I brought the two corpora together and started digging. One of the best tools I found on Voyant is the MicroSearch tool which displays a selected term in its local occurrence (where it is found) over the entire corpora. It displays lexical density in context as a miniaturization of the original text format and not as an abstract visualization. It is tantamount to geotagging items on a map. You can look at the map and see where each item is located in relation to other items. I found this tool incredibly effective at displaying parallels across corpora. For example, in this MicroSearch capture, I was looking for the terms with the following root words (surviv*, deport*, kill*, remov*) indicated by (*). The MicroSearch returned all instances of all words with the roots I selected wherever they were found. As a result, I was able to visualize a key topical parallel in the corpora; the term removal being frequent in relation to Indian, and the term deportation being frequent in relation to Jewish.
This capture is a MicroSearch of the terms with the following root words (terri*, empi*, imperi*, land*, settl*, colon*, constr*)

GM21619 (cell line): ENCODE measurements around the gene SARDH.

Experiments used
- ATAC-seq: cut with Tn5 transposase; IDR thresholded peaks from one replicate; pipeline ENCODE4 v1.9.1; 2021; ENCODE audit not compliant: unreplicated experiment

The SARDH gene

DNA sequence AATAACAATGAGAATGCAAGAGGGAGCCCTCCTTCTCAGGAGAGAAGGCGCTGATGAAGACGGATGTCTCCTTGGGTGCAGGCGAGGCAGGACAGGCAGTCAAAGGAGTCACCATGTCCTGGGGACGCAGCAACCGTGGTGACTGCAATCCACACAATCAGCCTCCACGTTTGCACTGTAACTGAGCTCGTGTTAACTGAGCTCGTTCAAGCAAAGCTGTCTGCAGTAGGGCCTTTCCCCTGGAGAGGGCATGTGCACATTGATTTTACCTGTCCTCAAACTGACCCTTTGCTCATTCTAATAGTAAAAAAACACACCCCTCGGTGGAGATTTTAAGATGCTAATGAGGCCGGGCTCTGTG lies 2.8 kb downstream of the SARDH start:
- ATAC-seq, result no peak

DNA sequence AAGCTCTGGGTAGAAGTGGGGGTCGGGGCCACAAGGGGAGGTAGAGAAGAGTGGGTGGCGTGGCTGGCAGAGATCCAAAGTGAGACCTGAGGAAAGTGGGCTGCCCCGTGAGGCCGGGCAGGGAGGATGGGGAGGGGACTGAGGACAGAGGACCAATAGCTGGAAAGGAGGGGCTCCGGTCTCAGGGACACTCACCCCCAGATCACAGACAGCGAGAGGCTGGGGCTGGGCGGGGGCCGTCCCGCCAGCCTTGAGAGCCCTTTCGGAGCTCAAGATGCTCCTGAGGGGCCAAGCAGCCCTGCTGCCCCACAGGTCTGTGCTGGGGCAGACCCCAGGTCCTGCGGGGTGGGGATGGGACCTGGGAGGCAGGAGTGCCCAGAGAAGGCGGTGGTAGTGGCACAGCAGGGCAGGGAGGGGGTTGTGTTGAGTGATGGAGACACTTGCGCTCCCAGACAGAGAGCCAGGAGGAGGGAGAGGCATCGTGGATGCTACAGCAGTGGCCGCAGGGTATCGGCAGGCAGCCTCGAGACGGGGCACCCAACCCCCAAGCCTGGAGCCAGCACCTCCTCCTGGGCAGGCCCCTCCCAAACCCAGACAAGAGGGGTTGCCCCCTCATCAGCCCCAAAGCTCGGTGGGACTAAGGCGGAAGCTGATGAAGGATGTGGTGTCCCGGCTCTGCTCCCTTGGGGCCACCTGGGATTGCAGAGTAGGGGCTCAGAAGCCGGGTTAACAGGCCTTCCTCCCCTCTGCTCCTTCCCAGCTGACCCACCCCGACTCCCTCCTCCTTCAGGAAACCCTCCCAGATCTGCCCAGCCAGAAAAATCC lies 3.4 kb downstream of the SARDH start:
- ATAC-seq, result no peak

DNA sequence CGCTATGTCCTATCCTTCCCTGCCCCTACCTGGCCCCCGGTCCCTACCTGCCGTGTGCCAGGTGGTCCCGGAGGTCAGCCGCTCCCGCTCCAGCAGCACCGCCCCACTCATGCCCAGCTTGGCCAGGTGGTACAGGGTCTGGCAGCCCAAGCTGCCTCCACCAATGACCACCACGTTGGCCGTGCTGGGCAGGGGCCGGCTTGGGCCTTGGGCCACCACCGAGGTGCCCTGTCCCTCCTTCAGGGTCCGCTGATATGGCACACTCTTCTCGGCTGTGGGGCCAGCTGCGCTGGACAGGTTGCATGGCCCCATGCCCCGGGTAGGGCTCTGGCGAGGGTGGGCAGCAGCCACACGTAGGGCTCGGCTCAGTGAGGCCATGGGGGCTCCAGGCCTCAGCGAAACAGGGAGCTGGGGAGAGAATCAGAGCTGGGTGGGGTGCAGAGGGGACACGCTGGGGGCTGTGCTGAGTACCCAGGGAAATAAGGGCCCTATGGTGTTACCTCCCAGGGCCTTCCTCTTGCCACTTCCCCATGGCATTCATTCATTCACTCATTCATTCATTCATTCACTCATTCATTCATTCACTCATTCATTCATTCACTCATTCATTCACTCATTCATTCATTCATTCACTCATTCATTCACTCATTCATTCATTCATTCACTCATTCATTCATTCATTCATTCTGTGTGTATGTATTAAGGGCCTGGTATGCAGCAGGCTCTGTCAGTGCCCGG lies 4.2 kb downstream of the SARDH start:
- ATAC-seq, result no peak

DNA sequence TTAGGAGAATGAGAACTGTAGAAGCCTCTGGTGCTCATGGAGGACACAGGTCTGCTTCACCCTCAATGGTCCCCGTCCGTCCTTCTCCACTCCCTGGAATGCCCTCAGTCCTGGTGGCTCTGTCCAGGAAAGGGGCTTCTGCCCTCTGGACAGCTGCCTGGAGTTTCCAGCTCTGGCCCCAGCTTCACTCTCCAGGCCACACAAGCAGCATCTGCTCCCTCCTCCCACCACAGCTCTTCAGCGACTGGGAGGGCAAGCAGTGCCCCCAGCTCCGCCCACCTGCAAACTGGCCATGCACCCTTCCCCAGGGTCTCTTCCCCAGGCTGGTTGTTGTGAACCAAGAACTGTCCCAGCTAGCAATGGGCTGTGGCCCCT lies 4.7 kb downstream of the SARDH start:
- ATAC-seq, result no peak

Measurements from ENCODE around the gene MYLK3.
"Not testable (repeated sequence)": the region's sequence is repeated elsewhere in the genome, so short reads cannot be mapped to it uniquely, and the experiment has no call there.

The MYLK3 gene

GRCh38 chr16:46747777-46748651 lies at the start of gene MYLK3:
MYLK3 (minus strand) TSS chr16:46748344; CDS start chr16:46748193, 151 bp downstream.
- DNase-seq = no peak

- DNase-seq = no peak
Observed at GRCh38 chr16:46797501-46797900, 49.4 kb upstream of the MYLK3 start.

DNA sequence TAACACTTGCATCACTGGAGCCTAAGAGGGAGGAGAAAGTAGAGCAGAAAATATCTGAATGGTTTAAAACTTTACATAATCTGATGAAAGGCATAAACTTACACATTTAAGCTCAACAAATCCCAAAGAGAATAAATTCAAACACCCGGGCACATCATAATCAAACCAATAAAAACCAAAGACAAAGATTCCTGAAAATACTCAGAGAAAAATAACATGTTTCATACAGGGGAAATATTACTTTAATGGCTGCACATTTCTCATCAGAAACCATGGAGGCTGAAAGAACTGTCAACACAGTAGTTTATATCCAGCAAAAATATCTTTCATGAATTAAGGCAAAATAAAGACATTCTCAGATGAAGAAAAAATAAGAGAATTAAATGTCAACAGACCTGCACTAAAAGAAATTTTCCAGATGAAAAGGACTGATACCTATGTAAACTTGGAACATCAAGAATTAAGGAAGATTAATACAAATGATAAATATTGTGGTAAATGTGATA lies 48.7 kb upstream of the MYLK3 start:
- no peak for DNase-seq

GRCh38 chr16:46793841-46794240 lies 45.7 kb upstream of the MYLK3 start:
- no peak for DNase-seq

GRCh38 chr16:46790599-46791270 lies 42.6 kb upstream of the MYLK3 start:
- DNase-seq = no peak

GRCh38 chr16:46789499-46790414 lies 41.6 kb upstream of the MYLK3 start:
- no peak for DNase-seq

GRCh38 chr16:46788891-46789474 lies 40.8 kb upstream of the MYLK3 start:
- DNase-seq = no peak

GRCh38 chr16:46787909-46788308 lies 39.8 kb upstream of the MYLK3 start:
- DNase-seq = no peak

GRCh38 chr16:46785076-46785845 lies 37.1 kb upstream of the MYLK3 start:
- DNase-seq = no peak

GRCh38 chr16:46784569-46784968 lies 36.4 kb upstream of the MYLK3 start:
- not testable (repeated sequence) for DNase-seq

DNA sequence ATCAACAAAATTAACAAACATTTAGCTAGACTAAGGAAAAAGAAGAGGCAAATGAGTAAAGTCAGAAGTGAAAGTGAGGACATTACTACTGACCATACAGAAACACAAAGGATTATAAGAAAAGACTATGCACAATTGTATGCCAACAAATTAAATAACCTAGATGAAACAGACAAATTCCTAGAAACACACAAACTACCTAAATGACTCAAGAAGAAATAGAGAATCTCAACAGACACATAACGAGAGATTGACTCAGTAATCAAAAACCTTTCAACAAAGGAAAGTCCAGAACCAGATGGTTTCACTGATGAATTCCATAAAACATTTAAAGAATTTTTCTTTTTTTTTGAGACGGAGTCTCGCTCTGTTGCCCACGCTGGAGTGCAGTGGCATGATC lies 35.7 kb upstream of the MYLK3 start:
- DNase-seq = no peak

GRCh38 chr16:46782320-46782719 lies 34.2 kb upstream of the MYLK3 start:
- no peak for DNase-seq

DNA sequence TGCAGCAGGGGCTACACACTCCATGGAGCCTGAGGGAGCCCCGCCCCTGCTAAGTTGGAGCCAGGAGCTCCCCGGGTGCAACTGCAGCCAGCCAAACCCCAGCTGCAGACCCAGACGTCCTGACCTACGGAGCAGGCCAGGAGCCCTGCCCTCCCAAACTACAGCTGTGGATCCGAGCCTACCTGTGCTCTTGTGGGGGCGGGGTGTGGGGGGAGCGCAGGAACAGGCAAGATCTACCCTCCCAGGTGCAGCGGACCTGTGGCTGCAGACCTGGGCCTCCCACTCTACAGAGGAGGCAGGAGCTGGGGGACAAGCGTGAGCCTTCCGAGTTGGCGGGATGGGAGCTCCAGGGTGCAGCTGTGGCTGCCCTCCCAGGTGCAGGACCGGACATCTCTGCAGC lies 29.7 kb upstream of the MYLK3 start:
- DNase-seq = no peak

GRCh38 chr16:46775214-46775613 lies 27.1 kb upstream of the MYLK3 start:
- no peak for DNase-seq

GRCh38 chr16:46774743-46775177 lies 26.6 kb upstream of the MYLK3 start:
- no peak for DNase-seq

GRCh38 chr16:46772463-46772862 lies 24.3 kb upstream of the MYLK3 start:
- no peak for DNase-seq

If I were to group these root words into the topic of ‘imperialism’. I could make the case for a topical parallel based on the lexical density and distribution of those terms in the corpora.
Another tool that I found useful was the collation tool. The collation tool matches words that repeatedly appear next to each other and counts the frequencies at which they occur. Matching two words allows for each word to frame the context of the other and the higher the frequency number, the stronger the relationship is between those words. For example, in this capture, the term deport* and the term Jews are found together 20 times. Whereas the term remov* and the term Indian occur together 16 times.
The crossing bars in the trend graph represent a reciprocal relationship between the terms Jew: Indian. The term Jew* appears 306 times in the Generalplan Ost corpus which is comprised of 45495 tokens. I can determine the numerical value of its lexical density as follow; 306/45495 = 0.00672601 which in percentage equals 0.673%
The term Indian* appears 257 times in the Manifest Destiny corpus which is comprised of 39450 tokens. 257/39450 = 0.00651458 which in percentage equals 0.651%.